• Pre-identifying a central location for crisis operations
  • Designating and preparing the appropriate spokespersons
  • Developing unified messaging and ensuring transparency to all stakeholders
    • Consumers
    • Employees
    • Vendors
    • Board members
    • Financial institutions
  • Effective management of media relations and communications
  • Establishing procedures and participants for a post-crisis review of effectiveness

Vetting the Supply Chain

The path from raw materials to the finished product can wend through a web of suppliers, manufacturers and distributors; and the brokers, agents and consultants who bring them together. These participants in the supply chain may cross a number of borders. The Foreign Corrupt Practices Act (FCPA) and the UK Bribery Act have placed onus on retailers to vet their direct and indirect relationships for potential violators. Significantly stepped-up enforcement of the FCPA in the middle market has increased the exposure. The UK’s Modern Anti-Slavery Act of 2015 deputized companies in the fight against slave labor and trafficking around the globe. The tide is definitely in favor of increasing the responsibility of companies for policing their supply chains.

ERM provides the enterprise-wide coordination of such disparate functions as:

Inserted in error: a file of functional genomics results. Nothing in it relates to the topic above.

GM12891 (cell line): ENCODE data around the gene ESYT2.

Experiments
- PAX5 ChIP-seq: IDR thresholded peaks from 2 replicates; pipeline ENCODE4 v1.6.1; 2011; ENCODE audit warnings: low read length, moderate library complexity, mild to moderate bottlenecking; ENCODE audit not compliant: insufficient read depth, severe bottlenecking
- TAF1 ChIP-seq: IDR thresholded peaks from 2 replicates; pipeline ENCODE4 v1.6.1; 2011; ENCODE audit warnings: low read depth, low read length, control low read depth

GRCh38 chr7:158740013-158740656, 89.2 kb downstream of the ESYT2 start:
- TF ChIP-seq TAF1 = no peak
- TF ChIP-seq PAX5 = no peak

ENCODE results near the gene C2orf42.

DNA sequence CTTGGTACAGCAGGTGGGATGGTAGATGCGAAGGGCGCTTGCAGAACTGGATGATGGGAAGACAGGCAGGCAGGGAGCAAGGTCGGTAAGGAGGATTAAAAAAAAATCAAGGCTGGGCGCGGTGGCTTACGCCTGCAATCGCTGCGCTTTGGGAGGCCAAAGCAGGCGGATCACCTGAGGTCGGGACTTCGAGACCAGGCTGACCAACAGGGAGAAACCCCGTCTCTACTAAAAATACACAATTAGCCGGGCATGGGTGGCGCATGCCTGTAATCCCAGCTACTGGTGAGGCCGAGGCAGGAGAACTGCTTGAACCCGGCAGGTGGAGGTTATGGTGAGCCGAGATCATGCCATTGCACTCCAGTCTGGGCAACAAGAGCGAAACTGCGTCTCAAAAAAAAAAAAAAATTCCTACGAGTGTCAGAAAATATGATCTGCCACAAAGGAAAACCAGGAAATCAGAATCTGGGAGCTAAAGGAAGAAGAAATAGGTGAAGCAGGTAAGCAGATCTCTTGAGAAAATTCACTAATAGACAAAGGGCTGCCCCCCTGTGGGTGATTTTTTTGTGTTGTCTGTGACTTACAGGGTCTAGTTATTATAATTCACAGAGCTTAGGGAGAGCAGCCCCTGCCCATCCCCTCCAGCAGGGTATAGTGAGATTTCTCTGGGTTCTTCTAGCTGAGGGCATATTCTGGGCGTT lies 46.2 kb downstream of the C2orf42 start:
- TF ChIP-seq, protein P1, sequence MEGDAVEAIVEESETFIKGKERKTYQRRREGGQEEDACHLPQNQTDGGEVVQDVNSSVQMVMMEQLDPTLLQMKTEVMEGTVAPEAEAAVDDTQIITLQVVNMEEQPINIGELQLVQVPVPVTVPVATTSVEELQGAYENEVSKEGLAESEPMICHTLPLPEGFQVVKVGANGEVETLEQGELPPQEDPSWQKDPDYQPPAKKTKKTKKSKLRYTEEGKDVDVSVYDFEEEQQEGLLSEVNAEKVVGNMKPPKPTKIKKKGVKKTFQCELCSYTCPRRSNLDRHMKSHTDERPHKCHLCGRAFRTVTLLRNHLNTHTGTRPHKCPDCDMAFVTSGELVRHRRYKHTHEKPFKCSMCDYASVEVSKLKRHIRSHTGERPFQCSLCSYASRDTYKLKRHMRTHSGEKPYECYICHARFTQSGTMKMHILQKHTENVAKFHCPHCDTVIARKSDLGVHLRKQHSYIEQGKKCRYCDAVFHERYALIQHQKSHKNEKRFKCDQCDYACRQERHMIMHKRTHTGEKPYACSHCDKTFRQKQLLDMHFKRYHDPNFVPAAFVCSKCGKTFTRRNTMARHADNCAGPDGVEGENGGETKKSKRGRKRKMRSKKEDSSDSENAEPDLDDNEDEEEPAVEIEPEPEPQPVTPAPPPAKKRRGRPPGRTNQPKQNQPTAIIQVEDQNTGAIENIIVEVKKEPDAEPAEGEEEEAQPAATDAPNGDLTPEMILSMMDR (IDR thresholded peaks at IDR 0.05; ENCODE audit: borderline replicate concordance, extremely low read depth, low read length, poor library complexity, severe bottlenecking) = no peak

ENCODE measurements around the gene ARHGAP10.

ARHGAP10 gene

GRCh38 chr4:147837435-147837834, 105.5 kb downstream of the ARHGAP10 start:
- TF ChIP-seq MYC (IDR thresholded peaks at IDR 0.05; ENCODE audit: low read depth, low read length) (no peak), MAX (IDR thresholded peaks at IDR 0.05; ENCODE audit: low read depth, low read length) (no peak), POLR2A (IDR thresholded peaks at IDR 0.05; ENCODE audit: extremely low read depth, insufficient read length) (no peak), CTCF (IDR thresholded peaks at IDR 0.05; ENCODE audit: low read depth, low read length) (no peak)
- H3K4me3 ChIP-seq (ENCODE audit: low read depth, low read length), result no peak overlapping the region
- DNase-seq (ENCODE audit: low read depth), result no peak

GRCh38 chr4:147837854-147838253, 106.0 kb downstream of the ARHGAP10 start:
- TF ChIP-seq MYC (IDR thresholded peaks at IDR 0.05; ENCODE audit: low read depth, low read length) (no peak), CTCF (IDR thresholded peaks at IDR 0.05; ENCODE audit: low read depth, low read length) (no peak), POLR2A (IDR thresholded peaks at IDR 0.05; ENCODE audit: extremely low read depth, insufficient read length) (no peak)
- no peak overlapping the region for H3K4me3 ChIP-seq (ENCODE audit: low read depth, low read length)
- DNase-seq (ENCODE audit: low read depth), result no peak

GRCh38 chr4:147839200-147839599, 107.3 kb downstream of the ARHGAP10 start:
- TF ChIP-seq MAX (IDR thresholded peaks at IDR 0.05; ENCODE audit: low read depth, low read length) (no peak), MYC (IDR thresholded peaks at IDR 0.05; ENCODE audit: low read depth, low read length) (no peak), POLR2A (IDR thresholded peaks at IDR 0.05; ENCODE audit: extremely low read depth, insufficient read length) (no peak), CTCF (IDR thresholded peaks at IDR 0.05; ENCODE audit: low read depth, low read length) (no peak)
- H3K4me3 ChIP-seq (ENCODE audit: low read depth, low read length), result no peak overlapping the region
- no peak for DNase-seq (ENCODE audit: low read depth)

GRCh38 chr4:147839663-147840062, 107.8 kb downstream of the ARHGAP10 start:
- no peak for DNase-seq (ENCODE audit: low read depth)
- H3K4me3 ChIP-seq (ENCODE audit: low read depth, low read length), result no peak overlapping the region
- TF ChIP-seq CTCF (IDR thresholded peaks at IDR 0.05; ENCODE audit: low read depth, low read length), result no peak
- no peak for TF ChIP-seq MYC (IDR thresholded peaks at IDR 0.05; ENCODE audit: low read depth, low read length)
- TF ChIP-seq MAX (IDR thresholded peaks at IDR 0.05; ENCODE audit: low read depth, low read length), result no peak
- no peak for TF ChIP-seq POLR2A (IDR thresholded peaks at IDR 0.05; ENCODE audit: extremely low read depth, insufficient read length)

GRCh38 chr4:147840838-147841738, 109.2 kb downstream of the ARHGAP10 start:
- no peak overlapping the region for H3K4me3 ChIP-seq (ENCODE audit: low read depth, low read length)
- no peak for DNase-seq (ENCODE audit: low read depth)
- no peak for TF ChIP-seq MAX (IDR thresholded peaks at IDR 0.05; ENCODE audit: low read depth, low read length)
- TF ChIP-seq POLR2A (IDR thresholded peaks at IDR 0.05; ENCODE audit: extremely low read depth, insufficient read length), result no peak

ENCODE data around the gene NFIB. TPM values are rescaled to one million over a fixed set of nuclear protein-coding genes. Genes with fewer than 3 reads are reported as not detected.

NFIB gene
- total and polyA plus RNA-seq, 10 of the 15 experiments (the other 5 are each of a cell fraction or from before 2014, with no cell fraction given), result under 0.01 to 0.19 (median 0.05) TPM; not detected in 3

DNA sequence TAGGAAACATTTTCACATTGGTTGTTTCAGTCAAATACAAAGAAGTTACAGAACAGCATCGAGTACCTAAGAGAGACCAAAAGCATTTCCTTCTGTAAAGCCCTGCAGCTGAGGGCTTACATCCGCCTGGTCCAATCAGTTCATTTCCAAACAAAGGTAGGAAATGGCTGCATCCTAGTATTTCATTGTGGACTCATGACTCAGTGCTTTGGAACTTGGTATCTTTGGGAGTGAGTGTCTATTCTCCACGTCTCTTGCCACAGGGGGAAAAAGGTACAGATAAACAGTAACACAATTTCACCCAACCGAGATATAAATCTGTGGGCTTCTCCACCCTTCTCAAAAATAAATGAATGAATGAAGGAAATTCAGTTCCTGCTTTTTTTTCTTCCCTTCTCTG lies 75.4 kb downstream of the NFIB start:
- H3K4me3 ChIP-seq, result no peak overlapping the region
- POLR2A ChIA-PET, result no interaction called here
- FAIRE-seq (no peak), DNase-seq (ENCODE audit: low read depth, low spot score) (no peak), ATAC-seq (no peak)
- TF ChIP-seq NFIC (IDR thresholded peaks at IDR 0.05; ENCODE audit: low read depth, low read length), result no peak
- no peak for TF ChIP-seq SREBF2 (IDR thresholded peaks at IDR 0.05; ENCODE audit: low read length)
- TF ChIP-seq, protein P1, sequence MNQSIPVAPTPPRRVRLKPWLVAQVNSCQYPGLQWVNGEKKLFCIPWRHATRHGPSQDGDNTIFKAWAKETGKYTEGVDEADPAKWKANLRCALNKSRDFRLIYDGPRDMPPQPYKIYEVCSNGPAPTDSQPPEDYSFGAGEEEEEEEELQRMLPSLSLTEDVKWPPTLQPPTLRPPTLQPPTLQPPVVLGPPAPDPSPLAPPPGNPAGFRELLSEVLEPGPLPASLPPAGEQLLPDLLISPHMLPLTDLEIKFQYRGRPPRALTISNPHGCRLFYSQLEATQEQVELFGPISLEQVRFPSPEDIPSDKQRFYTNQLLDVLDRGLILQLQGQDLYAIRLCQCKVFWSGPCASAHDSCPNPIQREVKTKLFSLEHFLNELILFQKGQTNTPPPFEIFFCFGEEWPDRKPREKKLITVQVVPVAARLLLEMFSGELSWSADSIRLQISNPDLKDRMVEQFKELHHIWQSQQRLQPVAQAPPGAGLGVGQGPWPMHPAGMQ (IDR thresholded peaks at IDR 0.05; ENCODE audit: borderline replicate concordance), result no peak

• Legal and regulatory departments
  • Supply chain and sourcing management
  • Sales management
  • Marketing
  • Third-party management
  • Outsourced foreign entity vetting services

All of the above need to be brought together for an effective response and proper management at the executive level.

An Extra Dimension for Preparedness: Velocity

ERM can also take into account the speed of onset of a given risk. The concept can be illustrated with the risks considered above. Sector-wide purchasing levels are forecast well in advance and, if a decline is in the offing, it will take time to develop. For example, retailers already know that this holiday season’s sales do not pose that risk: According to the National Retail Federation, retail sales are forecast to increase 3.6 percent and online sales to increase between seven and 10 percent. By contrast, in this age of social media, damage to reputation can develop in minutes. The supply chain exhibits risk at either end of the velocity continuum; a shortage of raw materials is likely to be identified well in advance, whereas the recent bankruptcy of the Hanjin Shipping Co. came with no warning and left retail goods stranded at sea overnight.

ERM can take into consideration the velocity of risk as a factor and build the effect into the risk profile for the retailer.

The range of potential benefits – operational improvements, contingency planning, corporate responsibility and timely response – attest to ERM’s ability to help turn risk mitigation into your edge.

Contact us if you are shopping for an ERM solution.

Topics: Cyber Breach, Cyber Risk, Data Breach, Enterprise Risk Management (ERM), Enterprise Risk Management, Enterprise Risk Management, ERM, Reputational Risk, Retail Risk Management, Risk management, Risk Management Assessment, Risk Management Blog, Risk Register, Social Media Risk

The ALS Group

Risk Management Blog

We manage more than a quarter billion dollars of premiums for a diverse range of clients around the globe. 

Our areas of expertise include:

  • Enterprise Risk Management (ERM)
  • Cyber Security & Cyber Liability Insurance
  • Construction Management
  • Customized Risk Management Assessments (RMAs)